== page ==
Locked in an ownership dispute playing out in court, the online fact-checker Snopes called on readers Monday for financial support to continue its mission of battling misinformation.
The site’s team alleged in a blog post that an outside vendor is “essentially [holding] the Snopes.com web site hostage,” harvesting the advertising revenue that has supported its operations since 1994. As of Tuesday morning, supporters had met the $500,000 GoFundMe goal the mythbusting outlet says it must reach to stay afloat.
“Although we maintain editorial control (for now), the vendor will not relinquish the site’s hosting to our control, so we cannot modify the site, develop it, or—most crucially—place advertising on it,” the Snopes team wrote. “The vendor continues to insert their own ads and has been withholding the advertising revenue from us.”
But a New York Times follow-up Monday night suggests the situation is more complicated than initially revealed. Snopes owner Bardav and Proper Media, a vendor that provides the fact-checking site ad and tech services, have filed dueling lawsuits and are set to appear in court next week. At issue, the Times reported, is the structure of the company’s board—and whether co-founder David Mikkelson has unilateral power to terminate Proper Media’s contract, which he attempted this spring.
From the Times:
Proper Media considers itself an owner of Bardav, not a vendor. As Proper Media tells it, Barbara Mikkelson, Mr. Mikkelson’s ex-wife, sold her 50 percent share to Proper Media in 2016, but for tax purposes it was bought in the name of its individual members “for the benefit of Proper Media.” Two Proper Media officers, Drew Schoentrup and Christopher Richmond, would get 20 percent stakes in Bardav, while three others would own 3.33 percent stakes.
Proper Media said the deal included Mr. Schoentrup taking a seat on a two-person board alongside Mr. Mikkelson.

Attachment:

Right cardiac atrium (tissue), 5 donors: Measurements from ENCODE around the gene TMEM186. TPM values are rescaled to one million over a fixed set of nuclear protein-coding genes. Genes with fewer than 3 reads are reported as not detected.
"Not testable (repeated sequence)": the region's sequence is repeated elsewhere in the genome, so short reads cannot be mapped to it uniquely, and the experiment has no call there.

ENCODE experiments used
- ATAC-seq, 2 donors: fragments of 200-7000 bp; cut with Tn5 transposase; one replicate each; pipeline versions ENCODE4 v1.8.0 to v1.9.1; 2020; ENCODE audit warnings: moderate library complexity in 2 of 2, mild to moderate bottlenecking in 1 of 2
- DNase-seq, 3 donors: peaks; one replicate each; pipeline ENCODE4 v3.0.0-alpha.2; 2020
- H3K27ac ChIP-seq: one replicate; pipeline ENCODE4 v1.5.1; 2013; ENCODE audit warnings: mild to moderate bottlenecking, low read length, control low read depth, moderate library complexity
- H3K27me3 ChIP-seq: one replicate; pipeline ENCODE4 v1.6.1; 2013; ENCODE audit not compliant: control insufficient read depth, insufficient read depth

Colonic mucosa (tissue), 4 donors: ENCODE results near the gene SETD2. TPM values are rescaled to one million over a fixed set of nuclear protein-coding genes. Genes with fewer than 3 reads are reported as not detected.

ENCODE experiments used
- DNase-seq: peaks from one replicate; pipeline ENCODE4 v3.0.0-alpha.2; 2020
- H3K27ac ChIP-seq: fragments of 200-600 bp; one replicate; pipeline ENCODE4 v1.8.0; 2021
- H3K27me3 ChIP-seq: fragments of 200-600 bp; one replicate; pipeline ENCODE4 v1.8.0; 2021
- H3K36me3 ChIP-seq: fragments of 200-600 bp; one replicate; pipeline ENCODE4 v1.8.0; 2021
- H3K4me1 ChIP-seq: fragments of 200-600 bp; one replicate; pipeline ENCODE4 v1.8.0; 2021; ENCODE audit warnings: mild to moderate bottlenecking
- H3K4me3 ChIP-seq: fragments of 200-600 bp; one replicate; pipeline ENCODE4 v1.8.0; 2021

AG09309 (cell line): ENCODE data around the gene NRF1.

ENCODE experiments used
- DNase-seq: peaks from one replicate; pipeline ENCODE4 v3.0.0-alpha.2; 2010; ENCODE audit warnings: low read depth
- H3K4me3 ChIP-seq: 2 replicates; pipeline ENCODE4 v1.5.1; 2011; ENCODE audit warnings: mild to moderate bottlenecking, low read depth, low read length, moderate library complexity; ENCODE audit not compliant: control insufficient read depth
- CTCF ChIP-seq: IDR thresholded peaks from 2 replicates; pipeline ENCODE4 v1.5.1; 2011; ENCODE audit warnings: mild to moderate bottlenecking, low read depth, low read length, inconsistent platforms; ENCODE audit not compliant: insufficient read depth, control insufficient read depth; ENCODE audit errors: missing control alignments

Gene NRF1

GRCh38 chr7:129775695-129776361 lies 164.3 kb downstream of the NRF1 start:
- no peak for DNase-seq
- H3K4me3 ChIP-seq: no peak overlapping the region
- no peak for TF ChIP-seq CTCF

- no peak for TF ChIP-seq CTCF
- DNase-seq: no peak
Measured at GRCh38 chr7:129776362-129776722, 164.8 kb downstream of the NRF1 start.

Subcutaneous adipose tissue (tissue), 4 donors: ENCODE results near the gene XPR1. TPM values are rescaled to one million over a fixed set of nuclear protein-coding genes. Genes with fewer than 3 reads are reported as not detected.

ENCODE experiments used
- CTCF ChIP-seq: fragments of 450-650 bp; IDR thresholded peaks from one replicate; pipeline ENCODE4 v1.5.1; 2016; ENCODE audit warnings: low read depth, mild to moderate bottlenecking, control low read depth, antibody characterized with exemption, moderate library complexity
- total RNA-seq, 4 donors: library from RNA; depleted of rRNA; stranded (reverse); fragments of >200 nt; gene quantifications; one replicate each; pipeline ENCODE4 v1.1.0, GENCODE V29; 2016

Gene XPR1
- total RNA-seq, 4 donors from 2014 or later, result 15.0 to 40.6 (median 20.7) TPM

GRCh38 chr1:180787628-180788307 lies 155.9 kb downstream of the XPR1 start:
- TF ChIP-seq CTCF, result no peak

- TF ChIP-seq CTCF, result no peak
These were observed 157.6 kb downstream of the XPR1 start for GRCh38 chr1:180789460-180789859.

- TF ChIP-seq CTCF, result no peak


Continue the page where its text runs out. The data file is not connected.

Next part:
Proper Media’s lawyer told the Times that it has continued operating as if its contract with Bardav remains valid, and the sides agreed in court last week that the former would release $100,000 in ad revenue to the latter “on the condition that the money be used for expenses and not be paid to Mr. Mikkelson.” Alleging wasteful spending by the site co-founder, Proper Media hopes the judge will remove him from the company entirely.
Snopes, known for in-depth research into political claims, urban legends, and viral topics, has grown considerably in recent years as fact-checking has flourished. It seeks the remainder of ad revenue accrued since it attempted to end Proper Media’s contract more than two months ago.
“Our legal team is fighting hard for us,” its team wrote Monday, “but, having been cut off from all revenue, we are facing the prospect of having no financial means to continue operating the site and paying our staff (not to mention covering our legal fees) in the meanwhile.”
Mikkelson added in an interview with the Times that the site wouldn’t last “a whole lot longer” without an infusion of cash.
Splinter has reached out to Snopes for comment and will update this story with any new information.